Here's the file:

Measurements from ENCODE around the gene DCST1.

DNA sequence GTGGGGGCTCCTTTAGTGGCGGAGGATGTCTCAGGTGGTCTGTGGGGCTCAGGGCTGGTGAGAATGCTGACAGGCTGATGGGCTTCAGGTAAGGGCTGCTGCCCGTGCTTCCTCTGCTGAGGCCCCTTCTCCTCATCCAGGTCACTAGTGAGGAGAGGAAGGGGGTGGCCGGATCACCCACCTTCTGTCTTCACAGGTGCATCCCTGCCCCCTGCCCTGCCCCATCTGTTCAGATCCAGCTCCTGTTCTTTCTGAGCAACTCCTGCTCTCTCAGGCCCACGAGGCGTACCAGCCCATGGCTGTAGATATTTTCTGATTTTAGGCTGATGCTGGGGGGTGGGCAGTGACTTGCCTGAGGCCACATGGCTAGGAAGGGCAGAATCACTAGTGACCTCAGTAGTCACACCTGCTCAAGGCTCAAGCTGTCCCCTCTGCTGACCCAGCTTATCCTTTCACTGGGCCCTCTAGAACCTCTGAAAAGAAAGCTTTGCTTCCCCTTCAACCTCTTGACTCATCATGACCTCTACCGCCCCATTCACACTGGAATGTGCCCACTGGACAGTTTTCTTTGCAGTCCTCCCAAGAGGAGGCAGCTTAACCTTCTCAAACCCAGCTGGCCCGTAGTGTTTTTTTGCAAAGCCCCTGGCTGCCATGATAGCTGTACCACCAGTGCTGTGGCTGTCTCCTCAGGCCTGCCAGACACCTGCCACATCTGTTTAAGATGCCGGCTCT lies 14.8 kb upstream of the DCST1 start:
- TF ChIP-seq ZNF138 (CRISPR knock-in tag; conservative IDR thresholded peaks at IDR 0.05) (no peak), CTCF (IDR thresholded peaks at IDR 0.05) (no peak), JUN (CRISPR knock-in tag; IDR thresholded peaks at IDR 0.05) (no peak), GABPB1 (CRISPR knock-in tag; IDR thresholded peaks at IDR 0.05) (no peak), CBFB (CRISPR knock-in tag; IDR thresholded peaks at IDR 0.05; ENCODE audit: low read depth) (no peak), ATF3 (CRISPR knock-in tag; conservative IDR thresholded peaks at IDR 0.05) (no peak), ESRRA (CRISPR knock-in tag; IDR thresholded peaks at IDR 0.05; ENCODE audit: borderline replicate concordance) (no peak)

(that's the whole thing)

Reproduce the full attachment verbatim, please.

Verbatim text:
Measurements from ENCODE around the gene DCST1.

DNA sequence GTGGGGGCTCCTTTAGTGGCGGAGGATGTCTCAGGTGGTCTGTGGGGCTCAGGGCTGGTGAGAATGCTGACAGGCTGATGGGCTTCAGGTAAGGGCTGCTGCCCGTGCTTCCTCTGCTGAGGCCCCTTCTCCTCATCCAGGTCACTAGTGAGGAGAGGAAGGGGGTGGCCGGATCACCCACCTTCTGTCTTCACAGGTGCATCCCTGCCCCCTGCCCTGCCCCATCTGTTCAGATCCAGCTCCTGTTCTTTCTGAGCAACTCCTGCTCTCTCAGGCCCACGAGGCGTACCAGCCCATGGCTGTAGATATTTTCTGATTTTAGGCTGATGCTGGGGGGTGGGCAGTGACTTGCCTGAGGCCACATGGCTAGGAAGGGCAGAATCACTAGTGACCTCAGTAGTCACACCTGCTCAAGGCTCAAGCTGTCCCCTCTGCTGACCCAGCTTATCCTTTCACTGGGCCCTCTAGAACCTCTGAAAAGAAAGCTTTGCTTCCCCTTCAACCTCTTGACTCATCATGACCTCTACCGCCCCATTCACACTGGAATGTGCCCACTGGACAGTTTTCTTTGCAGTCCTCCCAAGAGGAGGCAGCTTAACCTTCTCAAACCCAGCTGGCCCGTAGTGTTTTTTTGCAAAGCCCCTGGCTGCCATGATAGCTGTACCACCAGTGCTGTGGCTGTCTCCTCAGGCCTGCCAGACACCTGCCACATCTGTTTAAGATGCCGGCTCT lies 14.8 kb upstream of the DCST1 start:
- TF ChIP-seq ZNF138 (CRISPR knock-in tag; conservative IDR thresholded peaks at IDR 0.05) (no peak), CTCF (IDR thresholded peaks at IDR 0.05) (no peak), JUN (CRISPR knock-in tag; IDR thresholded peaks at IDR 0.05) (no peak), GABPB1 (CRISPR knock-in tag; IDR thresholded peaks at IDR 0.05) (no peak), CBFB (CRISPR knock-in tag; IDR thresholded peaks at IDR 0.05; ENCODE audit: low read depth) (no peak), ATF3 (CRISPR knock-in tag; conservative IDR thresholded peaks at IDR 0.05) (no peak), ESRRA (CRISPR knock-in tag; IDR thresholded peaks at IDR 0.05; ENCODE audit: borderline replicate concordance) (no peak)